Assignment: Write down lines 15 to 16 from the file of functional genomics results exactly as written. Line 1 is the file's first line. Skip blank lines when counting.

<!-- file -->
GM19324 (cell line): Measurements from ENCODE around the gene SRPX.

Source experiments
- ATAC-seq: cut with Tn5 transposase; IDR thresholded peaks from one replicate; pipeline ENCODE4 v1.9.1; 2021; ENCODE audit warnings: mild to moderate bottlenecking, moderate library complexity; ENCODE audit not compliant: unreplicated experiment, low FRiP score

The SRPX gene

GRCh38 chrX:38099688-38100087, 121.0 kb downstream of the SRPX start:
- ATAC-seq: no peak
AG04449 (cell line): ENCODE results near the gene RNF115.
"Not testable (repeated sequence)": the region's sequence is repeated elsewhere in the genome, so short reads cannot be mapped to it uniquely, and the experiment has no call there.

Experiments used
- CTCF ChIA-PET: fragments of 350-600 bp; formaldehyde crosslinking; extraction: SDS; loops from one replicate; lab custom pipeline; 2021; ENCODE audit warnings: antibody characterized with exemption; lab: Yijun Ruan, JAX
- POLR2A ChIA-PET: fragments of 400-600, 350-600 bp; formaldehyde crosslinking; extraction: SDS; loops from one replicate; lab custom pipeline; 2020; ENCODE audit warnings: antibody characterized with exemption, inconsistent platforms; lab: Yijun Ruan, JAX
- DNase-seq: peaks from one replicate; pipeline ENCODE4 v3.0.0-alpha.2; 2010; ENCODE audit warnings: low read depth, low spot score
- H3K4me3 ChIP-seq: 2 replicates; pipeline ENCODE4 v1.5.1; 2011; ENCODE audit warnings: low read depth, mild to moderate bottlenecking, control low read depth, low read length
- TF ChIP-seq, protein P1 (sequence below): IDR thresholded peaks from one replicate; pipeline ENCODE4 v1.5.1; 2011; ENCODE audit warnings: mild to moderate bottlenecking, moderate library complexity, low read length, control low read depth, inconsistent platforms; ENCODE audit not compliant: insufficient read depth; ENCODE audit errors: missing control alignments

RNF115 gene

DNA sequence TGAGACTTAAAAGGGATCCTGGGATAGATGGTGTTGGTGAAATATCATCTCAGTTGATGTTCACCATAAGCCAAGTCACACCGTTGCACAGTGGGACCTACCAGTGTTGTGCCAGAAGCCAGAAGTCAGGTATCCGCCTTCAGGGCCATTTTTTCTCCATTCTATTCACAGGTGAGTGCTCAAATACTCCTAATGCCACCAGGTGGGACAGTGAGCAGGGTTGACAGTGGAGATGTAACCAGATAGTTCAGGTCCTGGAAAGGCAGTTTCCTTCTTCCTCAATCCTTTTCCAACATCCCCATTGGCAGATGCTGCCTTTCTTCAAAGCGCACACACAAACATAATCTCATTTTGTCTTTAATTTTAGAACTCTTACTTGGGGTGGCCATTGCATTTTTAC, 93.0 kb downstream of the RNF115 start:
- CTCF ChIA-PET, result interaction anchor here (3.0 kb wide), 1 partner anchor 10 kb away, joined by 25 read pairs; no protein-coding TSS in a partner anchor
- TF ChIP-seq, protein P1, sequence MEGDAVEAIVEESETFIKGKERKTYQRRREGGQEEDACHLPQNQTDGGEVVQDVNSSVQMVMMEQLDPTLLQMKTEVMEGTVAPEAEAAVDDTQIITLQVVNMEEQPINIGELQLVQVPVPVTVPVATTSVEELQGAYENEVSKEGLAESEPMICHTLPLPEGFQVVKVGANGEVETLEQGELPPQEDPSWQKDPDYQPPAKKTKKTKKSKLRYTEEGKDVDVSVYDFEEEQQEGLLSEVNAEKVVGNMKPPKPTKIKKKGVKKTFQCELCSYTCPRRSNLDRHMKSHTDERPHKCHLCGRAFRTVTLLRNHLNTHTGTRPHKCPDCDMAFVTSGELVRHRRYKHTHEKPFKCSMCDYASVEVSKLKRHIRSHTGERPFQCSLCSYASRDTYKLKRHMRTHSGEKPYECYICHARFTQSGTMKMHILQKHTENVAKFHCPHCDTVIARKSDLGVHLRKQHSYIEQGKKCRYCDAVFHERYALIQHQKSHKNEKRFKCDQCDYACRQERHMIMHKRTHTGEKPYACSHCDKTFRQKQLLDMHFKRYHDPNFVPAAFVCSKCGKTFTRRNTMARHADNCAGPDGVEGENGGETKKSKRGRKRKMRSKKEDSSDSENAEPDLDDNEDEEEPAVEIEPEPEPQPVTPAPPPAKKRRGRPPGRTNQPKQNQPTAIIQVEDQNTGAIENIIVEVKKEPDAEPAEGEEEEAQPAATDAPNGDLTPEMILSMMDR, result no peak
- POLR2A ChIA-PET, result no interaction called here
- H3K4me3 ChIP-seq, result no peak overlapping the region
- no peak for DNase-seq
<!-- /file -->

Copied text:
RNF115 gene

DNA sequence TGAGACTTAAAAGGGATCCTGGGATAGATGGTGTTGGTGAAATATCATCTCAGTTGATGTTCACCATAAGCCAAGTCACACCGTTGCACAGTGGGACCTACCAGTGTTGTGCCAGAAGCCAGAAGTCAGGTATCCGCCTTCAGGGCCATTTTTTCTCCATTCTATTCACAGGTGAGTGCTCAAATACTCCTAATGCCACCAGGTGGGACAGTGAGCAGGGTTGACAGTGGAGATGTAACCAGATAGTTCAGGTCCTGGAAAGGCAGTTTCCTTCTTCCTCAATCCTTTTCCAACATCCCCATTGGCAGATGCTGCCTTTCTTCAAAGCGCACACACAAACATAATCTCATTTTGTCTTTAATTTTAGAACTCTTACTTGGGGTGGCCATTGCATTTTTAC, 93.0 kb downstream of the RNF115 start: